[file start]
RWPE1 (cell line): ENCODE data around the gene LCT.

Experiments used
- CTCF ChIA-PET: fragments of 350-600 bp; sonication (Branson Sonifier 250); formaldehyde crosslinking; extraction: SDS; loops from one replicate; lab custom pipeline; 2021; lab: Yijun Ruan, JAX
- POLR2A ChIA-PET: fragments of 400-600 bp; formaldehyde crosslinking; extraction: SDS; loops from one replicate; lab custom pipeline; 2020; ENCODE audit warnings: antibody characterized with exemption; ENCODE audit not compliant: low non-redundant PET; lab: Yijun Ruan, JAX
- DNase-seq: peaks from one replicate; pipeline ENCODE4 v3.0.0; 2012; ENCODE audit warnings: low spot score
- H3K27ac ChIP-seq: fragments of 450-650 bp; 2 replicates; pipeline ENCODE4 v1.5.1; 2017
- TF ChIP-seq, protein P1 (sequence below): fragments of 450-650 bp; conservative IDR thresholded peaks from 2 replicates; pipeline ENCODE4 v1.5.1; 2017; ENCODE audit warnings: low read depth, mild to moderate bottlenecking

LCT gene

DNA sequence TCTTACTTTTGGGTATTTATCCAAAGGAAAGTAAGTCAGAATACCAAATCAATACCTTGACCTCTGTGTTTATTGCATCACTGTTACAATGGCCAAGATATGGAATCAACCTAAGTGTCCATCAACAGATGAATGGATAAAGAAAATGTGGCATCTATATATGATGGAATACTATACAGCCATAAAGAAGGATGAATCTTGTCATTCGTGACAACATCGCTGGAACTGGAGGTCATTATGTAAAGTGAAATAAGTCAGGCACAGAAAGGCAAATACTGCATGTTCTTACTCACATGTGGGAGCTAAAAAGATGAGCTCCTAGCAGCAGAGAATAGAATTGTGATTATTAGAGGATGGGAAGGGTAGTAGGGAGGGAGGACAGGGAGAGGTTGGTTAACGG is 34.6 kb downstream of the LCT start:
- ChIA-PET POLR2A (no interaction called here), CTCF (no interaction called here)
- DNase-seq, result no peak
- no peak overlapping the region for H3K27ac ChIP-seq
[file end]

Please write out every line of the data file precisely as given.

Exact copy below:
RWPE1 (cell line): ENCODE data around the gene LCT.

Experiments used
- CTCF ChIA-PET: fragments of 350-600 bp; sonication (Branson Sonifier 250); formaldehyde crosslinking; extraction: SDS; loops from one replicate; lab custom pipeline; 2021; lab: Yijun Ruan, JAX
- POLR2A ChIA-PET: fragments of 400-600 bp; formaldehyde crosslinking; extraction: SDS; loops from one replicate; lab custom pipeline; 2020; ENCODE audit warnings: antibody characterized with exemption; ENCODE audit not compliant: low non-redundant PET; lab: Yijun Ruan, JAX
- DNase-seq: peaks from one replicate; pipeline ENCODE4 v3.0.0; 2012; ENCODE audit warnings: low spot score
- H3K27ac ChIP-seq: fragments of 450-650 bp; 2 replicates; pipeline ENCODE4 v1.5.1; 2017
- TF ChIP-seq, protein P1 (sequence below): fragments of 450-650 bp; conservative IDR thresholded peaks from 2 replicates; pipeline ENCODE4 v1.5.1; 2017; ENCODE audit warnings: low read depth, mild to moderate bottlenecking

LCT gene

DNA sequence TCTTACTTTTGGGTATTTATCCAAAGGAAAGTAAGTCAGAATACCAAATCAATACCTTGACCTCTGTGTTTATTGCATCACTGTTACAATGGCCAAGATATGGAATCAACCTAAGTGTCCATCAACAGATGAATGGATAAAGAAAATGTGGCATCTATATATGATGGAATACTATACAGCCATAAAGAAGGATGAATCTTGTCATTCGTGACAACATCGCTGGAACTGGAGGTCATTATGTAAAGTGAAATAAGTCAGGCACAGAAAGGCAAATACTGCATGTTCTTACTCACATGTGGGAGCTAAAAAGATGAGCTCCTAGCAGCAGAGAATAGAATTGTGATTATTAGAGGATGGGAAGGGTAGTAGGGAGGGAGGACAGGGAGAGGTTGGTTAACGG is 34.6 kb downstream of the LCT start:
- ChIA-PET POLR2A (no interaction called here), CTCF (no interaction called here)
- DNase-seq, result no peak
- no peak overlapping the region for H3K27ac ChIP-seq